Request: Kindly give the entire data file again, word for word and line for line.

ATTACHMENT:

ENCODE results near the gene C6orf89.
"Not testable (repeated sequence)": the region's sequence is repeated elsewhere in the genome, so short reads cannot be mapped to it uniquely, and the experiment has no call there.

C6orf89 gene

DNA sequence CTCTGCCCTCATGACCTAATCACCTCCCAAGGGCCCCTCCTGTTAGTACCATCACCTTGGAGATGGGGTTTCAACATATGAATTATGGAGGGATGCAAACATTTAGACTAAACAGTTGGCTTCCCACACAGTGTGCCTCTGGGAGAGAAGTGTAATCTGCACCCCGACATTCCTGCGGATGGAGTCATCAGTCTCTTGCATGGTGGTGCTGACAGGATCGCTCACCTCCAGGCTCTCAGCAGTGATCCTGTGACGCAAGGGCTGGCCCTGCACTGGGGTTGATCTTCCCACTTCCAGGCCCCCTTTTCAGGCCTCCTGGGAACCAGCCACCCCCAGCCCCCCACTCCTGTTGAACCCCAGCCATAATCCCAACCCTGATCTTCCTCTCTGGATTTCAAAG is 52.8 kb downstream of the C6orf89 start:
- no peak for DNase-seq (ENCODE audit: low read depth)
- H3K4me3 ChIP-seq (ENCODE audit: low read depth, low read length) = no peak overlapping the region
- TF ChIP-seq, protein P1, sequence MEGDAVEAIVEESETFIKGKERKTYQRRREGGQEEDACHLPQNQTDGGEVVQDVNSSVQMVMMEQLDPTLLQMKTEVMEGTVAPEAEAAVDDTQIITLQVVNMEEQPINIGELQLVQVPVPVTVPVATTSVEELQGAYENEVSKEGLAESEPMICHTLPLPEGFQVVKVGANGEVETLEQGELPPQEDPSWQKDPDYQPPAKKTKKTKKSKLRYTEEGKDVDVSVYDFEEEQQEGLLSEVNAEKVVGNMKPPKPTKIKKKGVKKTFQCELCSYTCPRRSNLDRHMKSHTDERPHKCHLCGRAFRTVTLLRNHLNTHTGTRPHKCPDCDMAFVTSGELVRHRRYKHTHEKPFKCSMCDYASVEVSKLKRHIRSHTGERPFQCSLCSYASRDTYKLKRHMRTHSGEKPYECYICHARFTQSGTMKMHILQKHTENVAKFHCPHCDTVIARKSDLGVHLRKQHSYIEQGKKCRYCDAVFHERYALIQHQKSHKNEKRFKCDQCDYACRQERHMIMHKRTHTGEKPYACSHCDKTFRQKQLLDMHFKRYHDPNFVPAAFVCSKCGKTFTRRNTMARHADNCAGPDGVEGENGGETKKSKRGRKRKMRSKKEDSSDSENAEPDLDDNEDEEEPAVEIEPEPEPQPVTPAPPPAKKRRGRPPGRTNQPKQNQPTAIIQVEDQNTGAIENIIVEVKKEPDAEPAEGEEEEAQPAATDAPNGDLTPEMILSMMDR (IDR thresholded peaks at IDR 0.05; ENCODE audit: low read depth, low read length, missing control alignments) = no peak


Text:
ENCODE results near the gene C6orf89.
"Not testable (repeated sequence)": the region's sequence is repeated elsewhere in the genome, so short reads cannot be mapped to it uniquely, and the experiment has no call there.

C6orf89 gene

DNA sequence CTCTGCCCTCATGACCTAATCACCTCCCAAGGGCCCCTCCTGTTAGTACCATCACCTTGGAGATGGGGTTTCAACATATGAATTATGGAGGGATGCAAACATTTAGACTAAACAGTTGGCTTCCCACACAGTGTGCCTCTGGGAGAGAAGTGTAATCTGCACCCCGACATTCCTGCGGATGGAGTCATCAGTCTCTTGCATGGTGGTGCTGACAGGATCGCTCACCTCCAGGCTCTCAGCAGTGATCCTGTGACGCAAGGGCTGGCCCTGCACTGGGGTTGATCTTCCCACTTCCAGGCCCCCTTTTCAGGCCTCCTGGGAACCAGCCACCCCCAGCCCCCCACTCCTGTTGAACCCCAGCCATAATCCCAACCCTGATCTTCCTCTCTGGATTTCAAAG is 52.8 kb downstream of the C6orf89 start:
- no peak for DNase-seq (ENCODE audit: low read depth)
- H3K4me3 ChIP-seq (ENCODE audit: low read depth, low read length) = no peak overlapping the region
- TF ChIP-seq, protein P1, sequence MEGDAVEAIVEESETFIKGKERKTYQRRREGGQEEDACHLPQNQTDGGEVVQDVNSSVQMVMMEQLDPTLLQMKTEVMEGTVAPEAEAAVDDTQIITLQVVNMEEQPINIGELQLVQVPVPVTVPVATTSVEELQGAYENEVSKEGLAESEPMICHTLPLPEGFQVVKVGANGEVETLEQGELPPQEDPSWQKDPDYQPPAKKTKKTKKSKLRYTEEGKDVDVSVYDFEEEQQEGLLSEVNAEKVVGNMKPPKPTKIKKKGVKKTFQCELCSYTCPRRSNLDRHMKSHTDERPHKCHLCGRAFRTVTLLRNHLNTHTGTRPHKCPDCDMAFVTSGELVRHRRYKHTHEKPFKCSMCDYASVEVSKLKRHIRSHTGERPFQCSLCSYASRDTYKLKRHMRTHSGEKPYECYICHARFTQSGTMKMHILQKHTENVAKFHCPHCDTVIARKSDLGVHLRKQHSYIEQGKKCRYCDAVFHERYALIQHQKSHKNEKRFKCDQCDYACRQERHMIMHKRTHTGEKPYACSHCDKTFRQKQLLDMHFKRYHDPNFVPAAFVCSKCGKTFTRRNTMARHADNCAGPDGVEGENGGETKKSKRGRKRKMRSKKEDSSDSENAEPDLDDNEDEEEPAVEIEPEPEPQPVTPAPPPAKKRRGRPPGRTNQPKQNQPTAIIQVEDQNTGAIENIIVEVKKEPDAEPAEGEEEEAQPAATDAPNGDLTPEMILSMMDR (IDR thresholded peaks at IDR 0.05; ENCODE audit: low read depth, low read length, missing control alignments) = no peak